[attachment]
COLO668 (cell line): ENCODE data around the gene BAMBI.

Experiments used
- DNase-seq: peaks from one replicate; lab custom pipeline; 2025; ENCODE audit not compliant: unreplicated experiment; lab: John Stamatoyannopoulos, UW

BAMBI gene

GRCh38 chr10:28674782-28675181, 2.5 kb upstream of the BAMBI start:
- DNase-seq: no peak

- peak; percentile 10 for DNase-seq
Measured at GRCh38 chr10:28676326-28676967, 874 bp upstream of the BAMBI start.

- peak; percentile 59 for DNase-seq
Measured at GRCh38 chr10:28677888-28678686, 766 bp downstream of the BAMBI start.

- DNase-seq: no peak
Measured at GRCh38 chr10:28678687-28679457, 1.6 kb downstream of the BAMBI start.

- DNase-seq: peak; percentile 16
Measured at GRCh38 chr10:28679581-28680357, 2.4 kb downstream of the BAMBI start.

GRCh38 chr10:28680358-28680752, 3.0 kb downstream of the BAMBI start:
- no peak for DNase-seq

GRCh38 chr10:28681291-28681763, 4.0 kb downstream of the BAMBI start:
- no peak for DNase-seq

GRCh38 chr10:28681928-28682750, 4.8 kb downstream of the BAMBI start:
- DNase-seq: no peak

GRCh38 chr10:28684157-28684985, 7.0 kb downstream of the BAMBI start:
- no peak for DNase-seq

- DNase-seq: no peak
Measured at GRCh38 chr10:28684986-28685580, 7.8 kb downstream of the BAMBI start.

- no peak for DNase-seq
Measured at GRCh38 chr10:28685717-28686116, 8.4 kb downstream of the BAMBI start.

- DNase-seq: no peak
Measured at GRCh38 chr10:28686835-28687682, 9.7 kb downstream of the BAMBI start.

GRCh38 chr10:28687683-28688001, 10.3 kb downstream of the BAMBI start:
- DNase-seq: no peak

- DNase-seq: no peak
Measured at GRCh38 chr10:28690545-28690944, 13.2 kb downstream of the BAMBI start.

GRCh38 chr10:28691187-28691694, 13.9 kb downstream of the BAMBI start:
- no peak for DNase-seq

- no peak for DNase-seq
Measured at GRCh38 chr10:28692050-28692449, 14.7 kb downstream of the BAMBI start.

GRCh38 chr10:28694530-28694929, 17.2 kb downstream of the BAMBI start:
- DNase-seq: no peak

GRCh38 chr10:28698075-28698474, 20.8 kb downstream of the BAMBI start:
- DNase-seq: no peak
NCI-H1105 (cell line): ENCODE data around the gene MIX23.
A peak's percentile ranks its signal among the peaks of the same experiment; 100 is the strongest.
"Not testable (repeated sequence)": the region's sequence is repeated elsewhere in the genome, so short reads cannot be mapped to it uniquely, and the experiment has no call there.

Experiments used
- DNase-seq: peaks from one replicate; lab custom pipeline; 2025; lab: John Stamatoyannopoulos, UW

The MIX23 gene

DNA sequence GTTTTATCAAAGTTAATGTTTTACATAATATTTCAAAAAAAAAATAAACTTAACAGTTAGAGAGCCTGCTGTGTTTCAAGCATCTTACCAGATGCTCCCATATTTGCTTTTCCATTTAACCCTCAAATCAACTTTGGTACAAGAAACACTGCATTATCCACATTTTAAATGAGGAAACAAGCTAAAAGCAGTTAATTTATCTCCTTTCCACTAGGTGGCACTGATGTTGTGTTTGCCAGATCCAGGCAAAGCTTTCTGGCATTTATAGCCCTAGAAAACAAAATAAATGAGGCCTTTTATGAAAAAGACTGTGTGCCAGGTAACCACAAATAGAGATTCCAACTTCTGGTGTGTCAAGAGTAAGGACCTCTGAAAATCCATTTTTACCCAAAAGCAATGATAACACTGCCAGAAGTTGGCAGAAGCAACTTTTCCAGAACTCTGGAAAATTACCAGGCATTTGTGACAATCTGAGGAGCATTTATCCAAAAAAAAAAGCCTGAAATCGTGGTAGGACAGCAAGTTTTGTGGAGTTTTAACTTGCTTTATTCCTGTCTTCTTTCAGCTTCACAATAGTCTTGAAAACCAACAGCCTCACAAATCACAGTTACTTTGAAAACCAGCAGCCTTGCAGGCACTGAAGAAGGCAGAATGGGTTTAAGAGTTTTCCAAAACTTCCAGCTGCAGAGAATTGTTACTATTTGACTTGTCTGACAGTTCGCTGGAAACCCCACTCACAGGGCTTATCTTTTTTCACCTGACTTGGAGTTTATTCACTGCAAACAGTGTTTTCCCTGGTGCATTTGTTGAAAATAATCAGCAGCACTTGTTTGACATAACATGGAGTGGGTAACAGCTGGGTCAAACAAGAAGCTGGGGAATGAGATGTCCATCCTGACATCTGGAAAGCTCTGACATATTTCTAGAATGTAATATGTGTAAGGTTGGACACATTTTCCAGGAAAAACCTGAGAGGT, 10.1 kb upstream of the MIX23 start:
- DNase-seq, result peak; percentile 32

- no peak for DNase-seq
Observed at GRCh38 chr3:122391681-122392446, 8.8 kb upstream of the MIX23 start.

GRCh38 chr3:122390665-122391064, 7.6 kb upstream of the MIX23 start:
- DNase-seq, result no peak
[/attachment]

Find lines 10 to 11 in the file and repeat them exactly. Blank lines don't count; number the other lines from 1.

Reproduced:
Measured at GRCh38 chr10:28677888-28678686, 766 bp downstream of the BAMBI start.

- DNase-seq: no peak